I’d still drink a shit load of prosecco though…

Advertisements

Part 1 – The Birth Group Cult – The gross confessions

image

One glorious pleasure that the pregnancy and birth of my spawns bought me – apart from an actual child of course – was a membership into a hormone fuelled cult known as an online birth group.
4 years ago upon the confirmation of a preggo eggo, I signed up to a website known as Baby centre – it’s an online forum filled with wisdom and knowledge on all things pregnancy, childbirth and newborn baby – they provide chat rooms for you to make friends with fellow eggs that were fertilised around the same time – I’m not sure if allowing hundreds of temporarily emotionally unbalanced, nauseous, sleep deprived women to converse with one another is insane or pure genius.
It starts off a little like dating – well, what I assume dating is like – as previously mentioned I have been with Mr Spider since my teenage years so a date to me is a drive thru Mcdonalds in a MK 2 fiesta with some fetching neon lights strategically placed underneath the motor vehicle to make it look, “rude” – so with that in mind I am making the assumption that it progresses like dating…

Step one – you make an account with a username – you try to capture the true essence of your personality within it or make it as basic as possible due to the impatient excitement brewing inside you to tell a group of strangers you have a positive test. Hello, Im_having_a_baby1985!

Step two – You introduce yourself as the newbie, list your pregnancy symptoms and wish all the other women well. You continue to refresh your post waiting for a response, urging that fellow egg to reach out to you.

Step three – Someone gets pissed off that no one responded to their egg and leaves. Everyone is sad – or atleast pretends to be and a suggestion of a secret Facebook group is discussed. A poll is uploaded, the votes take place, the verdict is announced – the group is moving to Facebook! In dating circles, this is a bit of a big deal isn’t it – inviting them to see your life, likes and your mug shot!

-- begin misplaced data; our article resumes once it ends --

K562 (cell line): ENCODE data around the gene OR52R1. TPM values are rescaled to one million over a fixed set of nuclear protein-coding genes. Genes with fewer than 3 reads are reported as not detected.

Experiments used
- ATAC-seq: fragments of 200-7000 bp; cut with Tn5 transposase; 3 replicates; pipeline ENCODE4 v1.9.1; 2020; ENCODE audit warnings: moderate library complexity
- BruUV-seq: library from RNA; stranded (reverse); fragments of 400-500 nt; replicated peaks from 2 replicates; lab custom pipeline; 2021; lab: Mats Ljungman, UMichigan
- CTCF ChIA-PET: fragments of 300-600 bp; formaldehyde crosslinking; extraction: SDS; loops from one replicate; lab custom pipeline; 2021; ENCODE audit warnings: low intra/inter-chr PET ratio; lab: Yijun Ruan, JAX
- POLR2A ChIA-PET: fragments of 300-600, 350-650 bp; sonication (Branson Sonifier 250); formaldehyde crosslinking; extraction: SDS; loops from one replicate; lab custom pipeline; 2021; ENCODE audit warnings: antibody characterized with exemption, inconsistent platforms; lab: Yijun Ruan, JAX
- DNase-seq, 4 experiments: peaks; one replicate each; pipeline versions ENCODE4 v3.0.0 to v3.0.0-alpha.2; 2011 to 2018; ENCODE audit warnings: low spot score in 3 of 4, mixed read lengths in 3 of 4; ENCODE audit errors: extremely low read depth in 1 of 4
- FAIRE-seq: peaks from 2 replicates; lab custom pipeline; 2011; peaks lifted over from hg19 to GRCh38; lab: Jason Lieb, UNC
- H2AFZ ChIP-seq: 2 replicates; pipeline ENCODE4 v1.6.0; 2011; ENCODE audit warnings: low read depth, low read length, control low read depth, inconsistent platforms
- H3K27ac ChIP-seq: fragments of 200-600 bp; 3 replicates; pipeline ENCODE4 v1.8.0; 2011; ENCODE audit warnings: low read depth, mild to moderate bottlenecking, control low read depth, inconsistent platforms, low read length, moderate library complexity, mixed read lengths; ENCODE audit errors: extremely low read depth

So, here we are, complete with real names and real faces – we quickly all become THE best of friends, share our wedding pictures if we are married, our children’s pictures if we already have one or two and our deepest darkest secrets – I was more a “share pictures of your dog” kind of gal but I thoroughly enjoyed the blossoming friendships, 24 hour advice and being able to share such a special time with some great ladies. Time progresses quickly and before you know it you are having your 12 week scan and asking for nub guesses, do they look like a boy or a girl, is my bump 12 weeky enough, is it normal that my gentiles have swelled to triple the size already? See, that’s the thing – whilst you share the good times you also share the really, really gross time too.
Now, before I continue maybe I should urge you to stop reading if you are a man or a female of a delicate disposition hoping to start a family soon – I’m only being honest, and I do apologise for being generally vulgar by nature but there was a birth group filled with these thoughts and fears, so clearly we need to air the dirty laundry a little. From memory, my personal favourites were…

1. Swamp crotch. Put it this way, if your pregnant vagina remotely resembled your non pregnant vagina, it is a miracle you are with child. The most common complaint from the ladies I love was, well…a swampy crotch. You can Tenna lady all you damn well like but mother nature is in charge and along with the weight of your unborn spawns melon sized head resting upon your nether regions it really is no wonder your parts become the size of the lips of a participant from the Kylie Jenner lip challenge, and you leak like a tsunami. And yes, it is pee.